The chassis isn't entirely made of aluminium; only the matte black lid got the royal treatment. For the rest, it's plastic, plastic, plastic. Acer obviously intends to beat the competition's prices with this one. The design is sober, in a broad-appeal kind of way, but lacks the sense of prestige found with the Asus UX31E.
We were impressed with the keyboard—the keys aren't raised very high, yet they're precise and quiet. And the addition of the numeric keypad doesn't clutter the space. One thing we did find bothersome, though, was the ridiculously small arrow keys...
The area below the keys has been put to good use with a spacious, multitouch 10.6 x 8 cm touchpad for two-finger zooming and scrolling. You can tap/click anywhere on the touchpad, and when you slide your finger the onscreen response is nice and smooth. It's also highly precise. The M3's touchpad is a real pleasure to use.
The webcam (720p), on the other hand, was a disappointment. It's pretty disastrous when it comes to reproducing movement, and dark colours come out so dark that they often hide the details. Basically, it's not for the webcam that you're going to buy this computer.
Other than the SD card reader and DVD burner, all the connectivity takes place on the back edge of the device: three USB ports (2 x 2.0 and 1 x 3.0), one HDMI port, an Ethernet port (RJ45) and a headphone/mic combo jack for a hands-free kit. In other words, you have to reach around the back every time you want to plug something in, and with a large-ish USB key there's always the risk of blocking one of the other ports. This isn't the most convenient location for the headphone/mic jack, either. Hands-free kit cables are rarely longer than 1.2 metres, so you run the risk of either damaging the connector by constantly tugging on the cord or settling into a less-than-comfortable position just to avoid it happening. There's enough connectivity on the M3 to cover your average daily activities, but the ports could have been better placed on the device.
Despite the thin chassis and dedicated graphics card, heat levels on the M3 always stay reasonable. And same goes for noise levels when the components are under stress. It isn't totally silent during intensive use, but the sound from a video game or some low-volume music is enough to make you forget about the noise.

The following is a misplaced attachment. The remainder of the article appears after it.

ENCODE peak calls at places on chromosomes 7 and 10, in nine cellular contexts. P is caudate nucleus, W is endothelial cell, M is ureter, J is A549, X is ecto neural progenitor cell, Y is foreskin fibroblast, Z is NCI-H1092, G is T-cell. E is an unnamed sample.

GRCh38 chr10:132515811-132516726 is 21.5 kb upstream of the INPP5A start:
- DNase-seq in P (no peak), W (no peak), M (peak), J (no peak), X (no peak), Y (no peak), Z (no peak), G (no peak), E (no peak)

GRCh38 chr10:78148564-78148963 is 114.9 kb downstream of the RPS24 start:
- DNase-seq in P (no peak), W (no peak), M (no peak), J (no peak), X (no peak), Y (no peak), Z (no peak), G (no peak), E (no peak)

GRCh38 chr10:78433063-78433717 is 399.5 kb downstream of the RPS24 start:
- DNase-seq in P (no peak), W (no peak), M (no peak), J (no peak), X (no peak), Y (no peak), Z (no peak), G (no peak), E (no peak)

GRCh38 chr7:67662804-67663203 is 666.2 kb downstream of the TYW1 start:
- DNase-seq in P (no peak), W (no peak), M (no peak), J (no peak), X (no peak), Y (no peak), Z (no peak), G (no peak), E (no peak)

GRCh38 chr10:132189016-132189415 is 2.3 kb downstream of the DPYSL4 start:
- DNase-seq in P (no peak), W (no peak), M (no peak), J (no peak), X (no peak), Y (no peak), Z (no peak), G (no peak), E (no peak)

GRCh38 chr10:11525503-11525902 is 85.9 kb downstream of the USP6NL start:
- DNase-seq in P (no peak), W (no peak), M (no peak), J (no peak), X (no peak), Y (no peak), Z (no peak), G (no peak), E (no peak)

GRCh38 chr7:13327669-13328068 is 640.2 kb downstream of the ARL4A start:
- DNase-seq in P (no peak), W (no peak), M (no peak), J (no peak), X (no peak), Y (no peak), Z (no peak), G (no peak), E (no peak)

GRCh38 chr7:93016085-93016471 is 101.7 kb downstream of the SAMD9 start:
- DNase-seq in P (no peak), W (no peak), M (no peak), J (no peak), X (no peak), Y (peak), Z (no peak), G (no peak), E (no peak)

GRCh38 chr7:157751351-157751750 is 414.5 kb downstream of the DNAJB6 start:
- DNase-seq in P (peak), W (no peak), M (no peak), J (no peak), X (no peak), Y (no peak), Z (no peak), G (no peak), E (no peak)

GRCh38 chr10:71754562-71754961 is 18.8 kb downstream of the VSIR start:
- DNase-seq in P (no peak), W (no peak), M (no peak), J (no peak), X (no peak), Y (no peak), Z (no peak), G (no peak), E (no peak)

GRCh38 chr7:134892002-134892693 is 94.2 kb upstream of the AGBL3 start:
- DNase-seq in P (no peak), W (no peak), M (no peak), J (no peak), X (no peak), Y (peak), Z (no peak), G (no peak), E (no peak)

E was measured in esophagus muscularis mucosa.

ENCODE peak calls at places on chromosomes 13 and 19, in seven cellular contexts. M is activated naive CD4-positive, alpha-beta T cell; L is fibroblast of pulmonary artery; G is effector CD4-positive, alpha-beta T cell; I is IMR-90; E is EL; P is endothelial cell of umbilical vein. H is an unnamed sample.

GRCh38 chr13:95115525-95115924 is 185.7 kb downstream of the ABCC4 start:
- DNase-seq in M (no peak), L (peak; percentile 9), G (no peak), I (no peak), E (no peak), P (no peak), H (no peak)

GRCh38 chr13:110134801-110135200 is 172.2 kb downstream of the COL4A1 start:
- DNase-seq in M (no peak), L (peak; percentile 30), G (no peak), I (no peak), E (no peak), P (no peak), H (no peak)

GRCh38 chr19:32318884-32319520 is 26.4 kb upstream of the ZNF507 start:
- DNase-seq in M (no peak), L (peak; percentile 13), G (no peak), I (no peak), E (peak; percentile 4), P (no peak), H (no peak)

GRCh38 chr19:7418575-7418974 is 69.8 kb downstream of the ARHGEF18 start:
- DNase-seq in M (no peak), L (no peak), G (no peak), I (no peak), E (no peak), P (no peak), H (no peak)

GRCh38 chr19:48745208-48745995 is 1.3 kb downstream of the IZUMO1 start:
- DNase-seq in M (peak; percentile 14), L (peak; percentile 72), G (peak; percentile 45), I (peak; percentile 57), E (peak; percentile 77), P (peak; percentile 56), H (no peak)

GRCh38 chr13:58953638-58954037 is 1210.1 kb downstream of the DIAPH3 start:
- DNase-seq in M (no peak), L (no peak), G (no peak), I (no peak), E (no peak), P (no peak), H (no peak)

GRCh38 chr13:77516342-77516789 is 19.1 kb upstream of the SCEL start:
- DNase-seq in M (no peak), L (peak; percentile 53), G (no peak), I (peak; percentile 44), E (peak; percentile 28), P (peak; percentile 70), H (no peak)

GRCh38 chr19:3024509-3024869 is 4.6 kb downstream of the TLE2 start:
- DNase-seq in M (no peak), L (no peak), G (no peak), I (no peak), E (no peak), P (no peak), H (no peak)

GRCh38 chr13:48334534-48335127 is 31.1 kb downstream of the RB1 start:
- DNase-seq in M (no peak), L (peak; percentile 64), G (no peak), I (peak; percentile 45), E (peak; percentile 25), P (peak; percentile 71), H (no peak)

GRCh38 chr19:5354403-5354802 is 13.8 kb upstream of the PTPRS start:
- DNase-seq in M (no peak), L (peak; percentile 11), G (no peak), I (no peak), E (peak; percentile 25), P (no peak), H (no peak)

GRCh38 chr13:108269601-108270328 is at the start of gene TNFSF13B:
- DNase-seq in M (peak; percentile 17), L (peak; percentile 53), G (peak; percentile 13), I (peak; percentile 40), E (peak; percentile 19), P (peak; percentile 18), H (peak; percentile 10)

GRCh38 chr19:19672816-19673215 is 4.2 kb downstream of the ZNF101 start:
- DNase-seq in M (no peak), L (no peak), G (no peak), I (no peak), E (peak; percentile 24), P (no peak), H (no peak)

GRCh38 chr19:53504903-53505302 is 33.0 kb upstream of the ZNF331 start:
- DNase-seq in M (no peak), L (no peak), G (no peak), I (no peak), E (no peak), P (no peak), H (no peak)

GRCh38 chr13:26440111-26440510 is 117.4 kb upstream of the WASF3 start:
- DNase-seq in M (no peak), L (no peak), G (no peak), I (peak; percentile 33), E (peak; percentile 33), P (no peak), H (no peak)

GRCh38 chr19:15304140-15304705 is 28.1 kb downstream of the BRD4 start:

Please note that the exact model we received for testing (low-voltage Intel Core i7-2637M + 256 GB SSD) may not be available in the UK. But it's worth mentioning that our version gave a CPU index of 112, starts up Windows in 20 seconds and shuts down in less than 10 seconds. An Intel Core i5-2410M (which is not low-voltage) is 10% faster on average.
Video & GamingThe Intel HD 300 chipset is more than sufficient for decoding 1080p video. One of the great novelties of the M3 ultrabook is that it has a truly dedicated graphics card. And not just any graphics card: it's the hot-off-the-shelves Nvidia GT 640M, which will likely become a common feature in the new generation of ultrabooks.
This makes the M3 capable of running any recent video game in the screen's native definition (1366 x 768 pixels) with a level of detail that ranges from "medium" to "high", depending on the game. It seems ultrabooks have added a new string to their bow.
Let's not forget to mention that the Nvidia chip features Optimus technology, which switches off the Nvidia chip and moves the computing to the HD 3000 whenever the GT 640M's power isn't needed. This improves the battery life, as we'll see further below.